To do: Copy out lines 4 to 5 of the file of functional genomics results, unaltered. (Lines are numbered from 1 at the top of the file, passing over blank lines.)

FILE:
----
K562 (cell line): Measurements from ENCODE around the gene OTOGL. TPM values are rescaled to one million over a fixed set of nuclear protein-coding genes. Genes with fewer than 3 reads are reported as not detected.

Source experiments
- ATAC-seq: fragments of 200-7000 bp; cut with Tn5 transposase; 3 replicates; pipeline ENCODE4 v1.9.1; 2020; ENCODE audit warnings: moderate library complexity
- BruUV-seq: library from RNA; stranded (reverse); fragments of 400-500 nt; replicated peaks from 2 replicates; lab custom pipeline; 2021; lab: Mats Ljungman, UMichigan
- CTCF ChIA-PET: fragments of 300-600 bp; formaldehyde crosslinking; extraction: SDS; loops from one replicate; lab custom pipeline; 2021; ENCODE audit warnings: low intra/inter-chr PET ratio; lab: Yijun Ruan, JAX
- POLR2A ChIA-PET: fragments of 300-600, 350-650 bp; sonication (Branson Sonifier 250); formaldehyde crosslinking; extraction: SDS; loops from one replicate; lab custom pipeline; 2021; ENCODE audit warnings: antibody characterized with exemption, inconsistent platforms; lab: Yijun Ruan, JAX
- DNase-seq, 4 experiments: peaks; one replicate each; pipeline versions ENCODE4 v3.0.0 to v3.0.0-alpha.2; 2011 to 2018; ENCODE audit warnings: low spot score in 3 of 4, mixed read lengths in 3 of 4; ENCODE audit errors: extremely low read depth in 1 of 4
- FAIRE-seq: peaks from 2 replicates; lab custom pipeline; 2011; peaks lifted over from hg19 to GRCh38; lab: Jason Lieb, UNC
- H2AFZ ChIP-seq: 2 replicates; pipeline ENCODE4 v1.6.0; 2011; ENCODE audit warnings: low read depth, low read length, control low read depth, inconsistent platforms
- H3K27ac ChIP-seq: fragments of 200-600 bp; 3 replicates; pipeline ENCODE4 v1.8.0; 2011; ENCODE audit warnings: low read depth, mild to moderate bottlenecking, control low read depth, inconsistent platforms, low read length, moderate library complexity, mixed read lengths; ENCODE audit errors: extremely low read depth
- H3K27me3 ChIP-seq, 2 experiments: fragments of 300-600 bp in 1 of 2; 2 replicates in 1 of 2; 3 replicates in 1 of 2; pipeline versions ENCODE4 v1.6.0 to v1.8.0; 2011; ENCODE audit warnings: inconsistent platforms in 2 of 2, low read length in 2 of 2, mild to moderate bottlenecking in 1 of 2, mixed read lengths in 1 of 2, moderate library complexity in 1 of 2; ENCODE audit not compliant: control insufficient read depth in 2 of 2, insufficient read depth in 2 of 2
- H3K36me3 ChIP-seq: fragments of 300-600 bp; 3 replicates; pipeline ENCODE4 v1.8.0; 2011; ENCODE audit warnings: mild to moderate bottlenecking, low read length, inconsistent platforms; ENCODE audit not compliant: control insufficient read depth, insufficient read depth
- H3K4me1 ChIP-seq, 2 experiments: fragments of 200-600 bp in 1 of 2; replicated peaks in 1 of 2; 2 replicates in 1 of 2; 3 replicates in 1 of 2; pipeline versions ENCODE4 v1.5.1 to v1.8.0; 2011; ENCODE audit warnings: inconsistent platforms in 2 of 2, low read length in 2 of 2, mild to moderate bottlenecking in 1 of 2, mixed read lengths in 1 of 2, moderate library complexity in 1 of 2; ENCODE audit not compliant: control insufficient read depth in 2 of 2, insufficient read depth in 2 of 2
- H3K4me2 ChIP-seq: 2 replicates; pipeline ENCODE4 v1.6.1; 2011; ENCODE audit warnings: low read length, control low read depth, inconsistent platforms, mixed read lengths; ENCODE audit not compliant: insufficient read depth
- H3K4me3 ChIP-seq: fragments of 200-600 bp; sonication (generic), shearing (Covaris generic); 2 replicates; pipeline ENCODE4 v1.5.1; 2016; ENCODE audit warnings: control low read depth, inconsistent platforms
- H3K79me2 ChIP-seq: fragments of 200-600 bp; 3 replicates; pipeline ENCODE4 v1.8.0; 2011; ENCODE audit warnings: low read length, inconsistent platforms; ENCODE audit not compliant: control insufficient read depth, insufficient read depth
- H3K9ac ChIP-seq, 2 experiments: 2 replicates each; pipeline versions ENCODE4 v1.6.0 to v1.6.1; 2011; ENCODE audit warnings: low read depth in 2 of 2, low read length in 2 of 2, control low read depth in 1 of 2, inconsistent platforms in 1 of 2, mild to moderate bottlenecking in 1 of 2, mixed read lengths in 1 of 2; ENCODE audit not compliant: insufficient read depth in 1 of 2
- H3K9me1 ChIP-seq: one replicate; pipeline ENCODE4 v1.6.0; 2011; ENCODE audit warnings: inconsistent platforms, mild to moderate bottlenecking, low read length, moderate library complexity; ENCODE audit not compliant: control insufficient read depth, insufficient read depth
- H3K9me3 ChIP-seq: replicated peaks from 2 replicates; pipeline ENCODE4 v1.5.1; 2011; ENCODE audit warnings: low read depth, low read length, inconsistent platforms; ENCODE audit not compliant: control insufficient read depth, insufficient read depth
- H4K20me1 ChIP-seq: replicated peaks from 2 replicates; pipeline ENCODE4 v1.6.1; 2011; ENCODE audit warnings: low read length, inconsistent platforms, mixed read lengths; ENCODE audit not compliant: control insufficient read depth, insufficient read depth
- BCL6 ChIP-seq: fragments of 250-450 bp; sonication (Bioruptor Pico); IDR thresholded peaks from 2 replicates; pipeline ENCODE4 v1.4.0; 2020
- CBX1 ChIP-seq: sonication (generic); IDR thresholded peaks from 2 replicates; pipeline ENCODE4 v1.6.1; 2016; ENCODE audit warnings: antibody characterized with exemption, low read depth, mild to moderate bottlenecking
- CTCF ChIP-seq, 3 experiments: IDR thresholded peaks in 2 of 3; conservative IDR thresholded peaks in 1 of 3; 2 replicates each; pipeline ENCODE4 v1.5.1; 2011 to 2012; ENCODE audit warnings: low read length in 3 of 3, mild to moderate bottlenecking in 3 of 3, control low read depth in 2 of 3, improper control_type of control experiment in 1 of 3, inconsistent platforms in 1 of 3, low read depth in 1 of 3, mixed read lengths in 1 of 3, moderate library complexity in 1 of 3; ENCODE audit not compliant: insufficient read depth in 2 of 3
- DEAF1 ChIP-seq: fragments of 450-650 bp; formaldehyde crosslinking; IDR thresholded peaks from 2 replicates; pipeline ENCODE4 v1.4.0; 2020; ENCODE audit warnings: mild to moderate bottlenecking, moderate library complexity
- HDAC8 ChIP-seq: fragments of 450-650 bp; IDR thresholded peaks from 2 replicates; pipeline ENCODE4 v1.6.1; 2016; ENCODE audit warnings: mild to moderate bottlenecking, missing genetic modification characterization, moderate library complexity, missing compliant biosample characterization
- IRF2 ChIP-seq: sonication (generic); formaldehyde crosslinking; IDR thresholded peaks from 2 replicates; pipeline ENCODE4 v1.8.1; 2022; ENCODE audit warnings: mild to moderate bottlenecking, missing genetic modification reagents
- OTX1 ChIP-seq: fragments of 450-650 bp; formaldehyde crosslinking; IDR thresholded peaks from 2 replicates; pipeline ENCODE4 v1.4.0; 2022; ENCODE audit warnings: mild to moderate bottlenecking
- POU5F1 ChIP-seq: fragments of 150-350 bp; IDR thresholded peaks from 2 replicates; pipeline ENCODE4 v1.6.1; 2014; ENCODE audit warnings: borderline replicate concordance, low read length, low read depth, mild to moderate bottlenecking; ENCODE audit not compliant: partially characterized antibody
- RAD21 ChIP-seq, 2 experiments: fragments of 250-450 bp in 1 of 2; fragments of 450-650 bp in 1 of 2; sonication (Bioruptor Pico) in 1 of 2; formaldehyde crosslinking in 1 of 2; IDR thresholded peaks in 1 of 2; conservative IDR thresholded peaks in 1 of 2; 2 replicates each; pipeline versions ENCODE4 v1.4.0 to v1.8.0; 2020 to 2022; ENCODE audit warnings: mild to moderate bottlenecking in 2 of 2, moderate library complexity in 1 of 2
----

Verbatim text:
- BruUV-seq: library from RNA; stranded (reverse); fragments of 400-500 nt; replicated peaks from 2 replicates; lab custom pipeline; 2021; lab: Mats Ljungman, UMichigan
- CTCF ChIA-PET: fragments of 300-600 bp; formaldehyde crosslinking; extraction: SDS; loops from one replicate; lab custom pipeline; 2021; ENCODE audit warnings: low intra/inter-chr PET ratio; lab: Yijun Ruan, JAX